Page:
XPosted 4 years agofreeagentMember
My Mum got diagnosed with breast cancer at 59.
She had some pretty drastic surgery (full mastectomy + lymphnodes removed) and 6 months of chemo (which was tough – if your mum goes this route it’ll be ‘house rest’ for 6 months)
She’s just turned 67 and was discharged by the oncologist after 5 years as if it hasn’t returned in 5 years, you’re at the same risk as the rest of the population.
She takes a ‘maintenance’ drug, which is supposed to stop it coming back, which she’ll stay on for life.
But 8 years on, so far so good.
My younger brother (aged 36) died 2 weeks ago from bowel cancer that had spread to his liver – so sadly I’m well aware that not everyone wins, however I think the outcomes for Breast cancer patients is a lot better, and getting better all the time.
Good luck to all of you – oh and stay away from Google, until you know what you should be googling.Posted 4 years ago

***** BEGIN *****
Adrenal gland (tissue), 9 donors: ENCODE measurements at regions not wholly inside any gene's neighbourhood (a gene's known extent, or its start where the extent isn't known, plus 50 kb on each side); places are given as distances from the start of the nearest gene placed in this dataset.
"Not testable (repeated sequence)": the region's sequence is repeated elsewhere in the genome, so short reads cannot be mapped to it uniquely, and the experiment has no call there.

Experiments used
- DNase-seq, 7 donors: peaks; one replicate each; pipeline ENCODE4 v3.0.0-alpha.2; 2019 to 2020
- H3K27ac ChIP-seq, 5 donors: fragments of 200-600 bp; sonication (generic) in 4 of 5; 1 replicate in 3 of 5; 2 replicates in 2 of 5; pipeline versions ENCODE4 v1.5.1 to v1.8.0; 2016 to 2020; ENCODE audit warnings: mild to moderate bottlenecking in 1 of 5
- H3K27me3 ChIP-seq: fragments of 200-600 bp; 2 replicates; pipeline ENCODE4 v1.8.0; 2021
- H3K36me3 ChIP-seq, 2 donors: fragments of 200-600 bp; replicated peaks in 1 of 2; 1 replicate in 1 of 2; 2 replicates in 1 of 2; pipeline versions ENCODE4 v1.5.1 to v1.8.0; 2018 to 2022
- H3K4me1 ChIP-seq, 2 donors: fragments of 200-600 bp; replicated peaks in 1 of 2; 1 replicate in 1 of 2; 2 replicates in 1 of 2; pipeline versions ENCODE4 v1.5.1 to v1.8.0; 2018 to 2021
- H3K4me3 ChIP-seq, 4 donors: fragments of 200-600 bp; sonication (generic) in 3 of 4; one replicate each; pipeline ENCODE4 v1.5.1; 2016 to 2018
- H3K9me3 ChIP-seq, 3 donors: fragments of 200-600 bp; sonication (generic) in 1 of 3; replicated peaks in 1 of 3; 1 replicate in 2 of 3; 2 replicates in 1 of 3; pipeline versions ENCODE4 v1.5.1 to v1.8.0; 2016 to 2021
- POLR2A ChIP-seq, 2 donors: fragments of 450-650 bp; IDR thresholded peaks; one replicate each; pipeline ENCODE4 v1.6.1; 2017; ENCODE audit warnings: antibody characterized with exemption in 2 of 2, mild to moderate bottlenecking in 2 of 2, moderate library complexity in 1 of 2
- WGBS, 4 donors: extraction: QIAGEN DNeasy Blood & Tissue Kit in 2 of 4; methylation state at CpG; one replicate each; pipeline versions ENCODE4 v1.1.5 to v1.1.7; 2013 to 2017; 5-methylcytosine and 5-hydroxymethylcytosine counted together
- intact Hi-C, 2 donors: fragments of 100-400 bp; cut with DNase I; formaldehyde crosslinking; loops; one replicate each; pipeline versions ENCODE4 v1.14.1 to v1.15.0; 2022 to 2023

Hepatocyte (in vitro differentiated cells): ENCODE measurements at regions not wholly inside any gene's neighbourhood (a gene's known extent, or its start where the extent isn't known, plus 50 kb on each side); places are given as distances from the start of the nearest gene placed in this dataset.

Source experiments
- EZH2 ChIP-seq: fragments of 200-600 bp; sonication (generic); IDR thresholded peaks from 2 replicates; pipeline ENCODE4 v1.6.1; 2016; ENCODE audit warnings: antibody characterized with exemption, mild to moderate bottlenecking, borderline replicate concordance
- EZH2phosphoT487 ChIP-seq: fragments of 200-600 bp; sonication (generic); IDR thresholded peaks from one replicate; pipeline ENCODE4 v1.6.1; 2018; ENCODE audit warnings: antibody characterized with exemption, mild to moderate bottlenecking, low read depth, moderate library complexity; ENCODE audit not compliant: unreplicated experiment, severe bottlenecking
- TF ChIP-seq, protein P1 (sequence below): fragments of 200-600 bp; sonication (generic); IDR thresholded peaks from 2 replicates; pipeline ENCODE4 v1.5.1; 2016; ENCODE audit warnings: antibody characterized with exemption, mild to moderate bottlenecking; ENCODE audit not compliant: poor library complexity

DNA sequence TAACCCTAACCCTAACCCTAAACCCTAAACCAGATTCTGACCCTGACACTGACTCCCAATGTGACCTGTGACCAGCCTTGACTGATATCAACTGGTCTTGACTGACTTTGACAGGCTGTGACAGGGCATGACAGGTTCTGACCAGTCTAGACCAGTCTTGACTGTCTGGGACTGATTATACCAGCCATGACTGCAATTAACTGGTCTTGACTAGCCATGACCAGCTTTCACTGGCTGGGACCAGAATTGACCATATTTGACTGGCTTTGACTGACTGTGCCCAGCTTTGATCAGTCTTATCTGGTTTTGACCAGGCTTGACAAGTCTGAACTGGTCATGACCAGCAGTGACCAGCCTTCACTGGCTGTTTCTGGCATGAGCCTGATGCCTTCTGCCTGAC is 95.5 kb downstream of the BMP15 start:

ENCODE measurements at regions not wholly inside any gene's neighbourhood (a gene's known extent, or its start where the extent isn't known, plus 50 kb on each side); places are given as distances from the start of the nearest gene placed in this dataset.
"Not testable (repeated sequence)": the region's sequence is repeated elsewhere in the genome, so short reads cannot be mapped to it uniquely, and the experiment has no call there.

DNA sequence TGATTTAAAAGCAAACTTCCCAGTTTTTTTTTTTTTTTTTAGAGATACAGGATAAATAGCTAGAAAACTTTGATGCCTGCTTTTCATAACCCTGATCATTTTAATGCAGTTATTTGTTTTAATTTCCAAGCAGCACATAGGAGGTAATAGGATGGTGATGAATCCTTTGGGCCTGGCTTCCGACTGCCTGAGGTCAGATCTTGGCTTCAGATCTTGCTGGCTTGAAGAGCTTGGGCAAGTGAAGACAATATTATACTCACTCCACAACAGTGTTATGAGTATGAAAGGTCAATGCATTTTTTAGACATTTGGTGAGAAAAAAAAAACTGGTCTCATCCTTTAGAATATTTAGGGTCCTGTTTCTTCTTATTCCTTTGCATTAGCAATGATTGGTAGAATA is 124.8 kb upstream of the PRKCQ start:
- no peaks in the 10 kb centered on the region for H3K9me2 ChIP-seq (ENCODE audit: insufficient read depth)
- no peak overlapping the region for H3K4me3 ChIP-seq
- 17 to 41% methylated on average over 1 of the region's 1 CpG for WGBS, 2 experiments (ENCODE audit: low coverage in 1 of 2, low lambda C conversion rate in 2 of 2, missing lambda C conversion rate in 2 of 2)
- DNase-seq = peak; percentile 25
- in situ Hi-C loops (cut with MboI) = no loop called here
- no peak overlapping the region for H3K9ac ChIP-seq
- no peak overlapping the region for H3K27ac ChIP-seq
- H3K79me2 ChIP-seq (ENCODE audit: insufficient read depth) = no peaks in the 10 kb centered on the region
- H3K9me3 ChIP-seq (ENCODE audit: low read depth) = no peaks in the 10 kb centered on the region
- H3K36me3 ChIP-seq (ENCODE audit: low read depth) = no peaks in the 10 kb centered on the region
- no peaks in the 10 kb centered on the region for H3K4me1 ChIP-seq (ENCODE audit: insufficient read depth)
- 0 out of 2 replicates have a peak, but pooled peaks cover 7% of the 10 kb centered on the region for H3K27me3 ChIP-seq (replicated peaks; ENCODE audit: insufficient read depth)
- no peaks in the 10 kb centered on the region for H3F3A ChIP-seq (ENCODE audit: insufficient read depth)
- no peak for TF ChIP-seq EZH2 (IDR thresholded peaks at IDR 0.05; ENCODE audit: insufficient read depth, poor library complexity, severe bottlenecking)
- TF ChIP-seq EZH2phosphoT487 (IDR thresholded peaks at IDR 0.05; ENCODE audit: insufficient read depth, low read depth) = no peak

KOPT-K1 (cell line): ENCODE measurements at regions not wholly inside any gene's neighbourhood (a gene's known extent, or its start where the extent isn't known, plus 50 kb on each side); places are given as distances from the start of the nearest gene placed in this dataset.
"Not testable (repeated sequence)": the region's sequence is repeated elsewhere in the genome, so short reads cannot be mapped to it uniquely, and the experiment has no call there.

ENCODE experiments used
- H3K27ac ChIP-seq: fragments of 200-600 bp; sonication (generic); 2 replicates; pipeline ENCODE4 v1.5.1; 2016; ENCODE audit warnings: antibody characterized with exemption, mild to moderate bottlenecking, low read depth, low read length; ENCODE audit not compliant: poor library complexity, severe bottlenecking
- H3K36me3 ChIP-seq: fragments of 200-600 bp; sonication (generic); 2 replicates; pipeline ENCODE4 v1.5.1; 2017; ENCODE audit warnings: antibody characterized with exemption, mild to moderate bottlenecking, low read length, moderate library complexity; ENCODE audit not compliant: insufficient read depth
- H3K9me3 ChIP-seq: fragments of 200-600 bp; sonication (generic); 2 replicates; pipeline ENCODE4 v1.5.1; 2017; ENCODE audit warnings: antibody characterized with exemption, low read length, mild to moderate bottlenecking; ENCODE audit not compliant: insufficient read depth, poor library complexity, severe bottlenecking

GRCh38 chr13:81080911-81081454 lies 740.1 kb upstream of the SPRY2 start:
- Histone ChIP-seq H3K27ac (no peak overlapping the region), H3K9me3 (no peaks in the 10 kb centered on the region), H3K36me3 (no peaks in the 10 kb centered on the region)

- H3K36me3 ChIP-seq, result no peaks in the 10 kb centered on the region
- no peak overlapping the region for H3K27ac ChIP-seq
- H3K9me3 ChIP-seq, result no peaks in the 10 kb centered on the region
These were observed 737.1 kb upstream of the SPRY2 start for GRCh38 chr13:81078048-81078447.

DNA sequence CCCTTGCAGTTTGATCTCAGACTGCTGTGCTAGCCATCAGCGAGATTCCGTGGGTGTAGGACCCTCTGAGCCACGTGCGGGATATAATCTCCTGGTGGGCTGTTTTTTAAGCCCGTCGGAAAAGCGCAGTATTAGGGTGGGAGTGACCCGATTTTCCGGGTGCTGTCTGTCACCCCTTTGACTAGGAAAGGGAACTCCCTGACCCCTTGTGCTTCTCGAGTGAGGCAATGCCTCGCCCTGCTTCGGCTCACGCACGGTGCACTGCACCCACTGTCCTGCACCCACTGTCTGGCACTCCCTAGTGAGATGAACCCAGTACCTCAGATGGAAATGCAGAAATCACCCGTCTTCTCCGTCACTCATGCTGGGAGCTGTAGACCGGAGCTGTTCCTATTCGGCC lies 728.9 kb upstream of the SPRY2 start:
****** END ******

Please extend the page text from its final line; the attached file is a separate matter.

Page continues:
Thanks all for the supportive and sensible replies. It genuinely helps to hear about others thoughts, experiences. It’s a range of emotions I’ve never really experienced. Having a small family has meant I haven’t really experienced facing anything like this before, which I realise I should be very grateful for. But I have such conflicting emotions and thoughts. I have moments where I think this is ok, this isnt a death sentence, it’s just going to be a difficult period of treatment and that’s it, just a nasty bout of illness. Then I feel completely doom and gloom and that it’s just the road to the end and everything else that comes with it. I’ve started to worry about my wife and in a moment of irrational fear I started emptying anything that I deemed to be unhealthy or processed food out of our kitchen cupboards. It’s this overwhelming fear that I’m going to start to lose the few people I love that has hit me. It’s all ridiculous I know and selfish that I’m going through this crazy range of emotions when I should be putting all my energy into being supportive for my mum and dad.